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  Dirty water killing thousands of children
Updated 22 March 2002, 13.27
Water pump at a slum
Almost 6,000 children die every day because they don't have clean water, say two charities.

Fact File
Water facts
22 March is United Nations' World Water Day
Access to clean water and sanitation is a basic human right
In 1998 war in Africa killed 308,000 people, but diarrhoea killed six times as many
Many children suffer anaemia and don't grow properly because of bad water
Dirty water carries millions of parasites

It's now "one of the world's most urgent health crises", say WaterAid and Tearfund.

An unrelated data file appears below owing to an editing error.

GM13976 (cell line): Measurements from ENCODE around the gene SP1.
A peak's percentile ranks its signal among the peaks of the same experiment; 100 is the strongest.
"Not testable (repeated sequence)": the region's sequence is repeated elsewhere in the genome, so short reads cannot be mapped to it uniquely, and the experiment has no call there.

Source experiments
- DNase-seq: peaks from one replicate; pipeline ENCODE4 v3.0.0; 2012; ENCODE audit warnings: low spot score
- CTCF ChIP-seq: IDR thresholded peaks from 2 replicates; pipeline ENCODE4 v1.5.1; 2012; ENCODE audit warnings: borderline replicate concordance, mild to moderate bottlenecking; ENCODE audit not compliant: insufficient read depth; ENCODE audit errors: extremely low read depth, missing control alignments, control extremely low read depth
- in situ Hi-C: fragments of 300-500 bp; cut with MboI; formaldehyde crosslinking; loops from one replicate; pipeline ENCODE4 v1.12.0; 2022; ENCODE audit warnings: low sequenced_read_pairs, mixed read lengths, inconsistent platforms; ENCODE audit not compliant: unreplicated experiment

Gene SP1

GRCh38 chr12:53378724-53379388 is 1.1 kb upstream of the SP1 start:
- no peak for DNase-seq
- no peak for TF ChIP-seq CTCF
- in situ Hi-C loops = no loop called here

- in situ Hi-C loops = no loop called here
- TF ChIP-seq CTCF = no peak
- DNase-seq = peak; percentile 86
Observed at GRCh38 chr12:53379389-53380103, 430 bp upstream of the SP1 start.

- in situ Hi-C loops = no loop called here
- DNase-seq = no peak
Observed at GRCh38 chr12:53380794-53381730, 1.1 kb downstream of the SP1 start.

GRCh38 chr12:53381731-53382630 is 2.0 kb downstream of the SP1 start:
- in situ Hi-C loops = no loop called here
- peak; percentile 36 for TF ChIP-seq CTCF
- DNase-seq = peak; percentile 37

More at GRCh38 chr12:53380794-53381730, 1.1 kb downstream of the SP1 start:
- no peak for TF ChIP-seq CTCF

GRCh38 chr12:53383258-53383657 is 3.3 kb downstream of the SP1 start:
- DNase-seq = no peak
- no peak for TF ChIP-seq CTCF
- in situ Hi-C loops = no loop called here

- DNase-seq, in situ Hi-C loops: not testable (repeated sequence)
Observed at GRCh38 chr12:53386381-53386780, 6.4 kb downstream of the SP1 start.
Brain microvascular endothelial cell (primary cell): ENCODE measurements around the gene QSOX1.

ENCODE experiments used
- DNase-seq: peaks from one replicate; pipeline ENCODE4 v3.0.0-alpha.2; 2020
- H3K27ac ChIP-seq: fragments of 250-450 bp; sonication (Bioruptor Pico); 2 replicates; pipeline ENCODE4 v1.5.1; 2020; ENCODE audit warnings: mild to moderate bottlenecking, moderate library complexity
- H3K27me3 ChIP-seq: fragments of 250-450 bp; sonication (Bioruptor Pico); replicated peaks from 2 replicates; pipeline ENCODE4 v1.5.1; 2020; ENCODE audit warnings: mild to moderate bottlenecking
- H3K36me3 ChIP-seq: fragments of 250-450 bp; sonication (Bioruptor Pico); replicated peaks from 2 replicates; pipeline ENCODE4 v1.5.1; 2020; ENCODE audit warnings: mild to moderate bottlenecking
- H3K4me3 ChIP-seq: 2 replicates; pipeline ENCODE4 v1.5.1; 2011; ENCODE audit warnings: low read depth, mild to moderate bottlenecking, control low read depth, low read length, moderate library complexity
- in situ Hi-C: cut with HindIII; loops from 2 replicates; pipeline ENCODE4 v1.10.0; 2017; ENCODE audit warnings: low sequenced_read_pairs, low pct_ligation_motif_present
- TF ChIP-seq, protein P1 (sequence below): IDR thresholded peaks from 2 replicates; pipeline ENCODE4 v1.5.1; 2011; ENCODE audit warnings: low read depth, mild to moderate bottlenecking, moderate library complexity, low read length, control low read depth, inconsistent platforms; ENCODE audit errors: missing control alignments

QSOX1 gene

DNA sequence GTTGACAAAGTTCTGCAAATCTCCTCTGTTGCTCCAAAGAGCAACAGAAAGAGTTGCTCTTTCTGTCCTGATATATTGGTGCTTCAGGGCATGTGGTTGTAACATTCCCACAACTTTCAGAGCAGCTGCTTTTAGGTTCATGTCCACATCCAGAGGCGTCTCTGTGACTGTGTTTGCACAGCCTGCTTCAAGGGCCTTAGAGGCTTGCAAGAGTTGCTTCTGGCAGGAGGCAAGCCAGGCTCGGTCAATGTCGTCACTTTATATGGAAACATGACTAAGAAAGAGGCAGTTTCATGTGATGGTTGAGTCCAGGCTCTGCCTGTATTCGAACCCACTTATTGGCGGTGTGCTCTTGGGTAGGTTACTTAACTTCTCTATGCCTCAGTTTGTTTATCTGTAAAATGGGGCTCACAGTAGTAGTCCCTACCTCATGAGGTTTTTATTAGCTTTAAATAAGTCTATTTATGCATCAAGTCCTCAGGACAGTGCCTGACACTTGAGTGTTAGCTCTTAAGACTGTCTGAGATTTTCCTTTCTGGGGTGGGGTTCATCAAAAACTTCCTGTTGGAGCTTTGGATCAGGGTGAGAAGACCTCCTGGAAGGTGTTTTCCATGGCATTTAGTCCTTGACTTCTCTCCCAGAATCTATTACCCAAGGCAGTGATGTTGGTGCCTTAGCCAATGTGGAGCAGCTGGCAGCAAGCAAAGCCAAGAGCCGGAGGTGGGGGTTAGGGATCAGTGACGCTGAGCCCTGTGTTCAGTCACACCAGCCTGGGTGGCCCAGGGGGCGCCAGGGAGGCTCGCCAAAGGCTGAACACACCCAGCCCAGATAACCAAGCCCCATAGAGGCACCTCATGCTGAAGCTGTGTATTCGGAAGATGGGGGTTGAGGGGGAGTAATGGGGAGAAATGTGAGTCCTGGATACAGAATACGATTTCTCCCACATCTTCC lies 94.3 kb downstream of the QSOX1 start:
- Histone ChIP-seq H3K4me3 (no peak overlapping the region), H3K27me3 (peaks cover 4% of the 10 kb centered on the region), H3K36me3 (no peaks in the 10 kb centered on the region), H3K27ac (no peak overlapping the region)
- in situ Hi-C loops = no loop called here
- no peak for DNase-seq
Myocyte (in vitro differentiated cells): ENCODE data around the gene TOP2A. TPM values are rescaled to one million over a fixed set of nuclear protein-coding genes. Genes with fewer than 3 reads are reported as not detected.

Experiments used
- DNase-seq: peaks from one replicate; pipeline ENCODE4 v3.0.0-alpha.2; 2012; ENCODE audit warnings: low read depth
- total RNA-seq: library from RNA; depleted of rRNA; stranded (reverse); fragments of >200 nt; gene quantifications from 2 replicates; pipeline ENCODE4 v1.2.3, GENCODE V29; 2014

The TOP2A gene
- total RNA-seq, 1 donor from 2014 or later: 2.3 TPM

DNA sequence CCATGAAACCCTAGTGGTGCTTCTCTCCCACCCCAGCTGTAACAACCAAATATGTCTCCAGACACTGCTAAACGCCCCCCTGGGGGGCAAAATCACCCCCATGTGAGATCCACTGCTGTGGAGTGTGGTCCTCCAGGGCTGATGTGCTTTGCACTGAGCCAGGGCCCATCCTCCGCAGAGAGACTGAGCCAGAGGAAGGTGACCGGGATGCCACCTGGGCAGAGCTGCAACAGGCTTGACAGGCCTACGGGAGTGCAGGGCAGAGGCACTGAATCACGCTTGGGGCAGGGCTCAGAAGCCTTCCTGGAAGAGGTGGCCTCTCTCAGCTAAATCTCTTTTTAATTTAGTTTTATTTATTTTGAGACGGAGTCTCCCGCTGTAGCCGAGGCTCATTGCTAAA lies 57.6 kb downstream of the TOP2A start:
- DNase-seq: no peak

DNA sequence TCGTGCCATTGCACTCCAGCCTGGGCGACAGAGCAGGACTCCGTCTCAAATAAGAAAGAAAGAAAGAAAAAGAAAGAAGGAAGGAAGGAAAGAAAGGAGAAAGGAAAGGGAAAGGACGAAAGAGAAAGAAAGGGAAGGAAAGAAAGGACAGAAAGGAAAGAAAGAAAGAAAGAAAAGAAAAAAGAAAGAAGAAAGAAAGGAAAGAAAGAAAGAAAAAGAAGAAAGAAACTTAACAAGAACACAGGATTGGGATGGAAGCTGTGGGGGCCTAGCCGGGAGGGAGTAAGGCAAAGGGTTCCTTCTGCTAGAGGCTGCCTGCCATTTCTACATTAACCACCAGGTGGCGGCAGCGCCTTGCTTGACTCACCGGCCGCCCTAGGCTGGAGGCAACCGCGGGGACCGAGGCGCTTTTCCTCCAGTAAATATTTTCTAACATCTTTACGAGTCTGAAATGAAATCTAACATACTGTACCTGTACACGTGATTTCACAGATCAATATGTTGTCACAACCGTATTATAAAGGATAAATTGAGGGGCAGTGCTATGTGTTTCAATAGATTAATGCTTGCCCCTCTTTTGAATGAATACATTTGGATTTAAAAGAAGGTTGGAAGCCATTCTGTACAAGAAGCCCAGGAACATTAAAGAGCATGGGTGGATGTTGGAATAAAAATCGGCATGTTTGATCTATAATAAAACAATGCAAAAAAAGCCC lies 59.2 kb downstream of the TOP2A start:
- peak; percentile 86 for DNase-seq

City overload

The children who suffer most live in overcrowded cities, like Bangladesh.

Millions of people move from the countryside to cities every year. Because there's no room for them, they have to live in slum areas with no toilets or clean water.

They have to go to the toilet in the streets. So any water they have to drink gets polluted.

Simple solutions

Rubbish in the slums
Many children have to live in rubbish

Now charities want governments to help. They have published a report which says death and diseases could be prevented cheaply and easily.

A simple toilet could be built in India for 3 or 4.

And if world governments gave 11bn a year, by 2015 it could cut the number of people with no clean water by half.

That's the same amount spent on pet food each year in Europe and the US.

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